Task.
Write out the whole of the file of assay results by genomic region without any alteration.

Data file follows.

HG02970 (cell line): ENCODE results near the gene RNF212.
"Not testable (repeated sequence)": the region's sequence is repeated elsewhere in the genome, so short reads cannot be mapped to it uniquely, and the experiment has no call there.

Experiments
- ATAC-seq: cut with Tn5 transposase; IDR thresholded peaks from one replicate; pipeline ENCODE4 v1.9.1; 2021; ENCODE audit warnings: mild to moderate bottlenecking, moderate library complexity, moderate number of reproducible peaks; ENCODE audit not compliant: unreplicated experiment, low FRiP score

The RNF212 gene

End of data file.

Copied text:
HG02970 (cell line): ENCODE results near the gene RNF212.
"Not testable (repeated sequence)": the region's sequence is repeated elsewhere in the genome, so short reads cannot be mapped to it uniquely, and the experiment has no call there.

Experiments
- ATAC-seq: cut with Tn5 transposase; IDR thresholded peaks from one replicate; pipeline ENCODE4 v1.9.1; 2021; ENCODE audit warnings: mild to moderate bottlenecking, moderate library complexity, moderate number of reproducible peaks; ENCODE audit not compliant: unreplicated experiment, low FRiP score

The RNF212 gene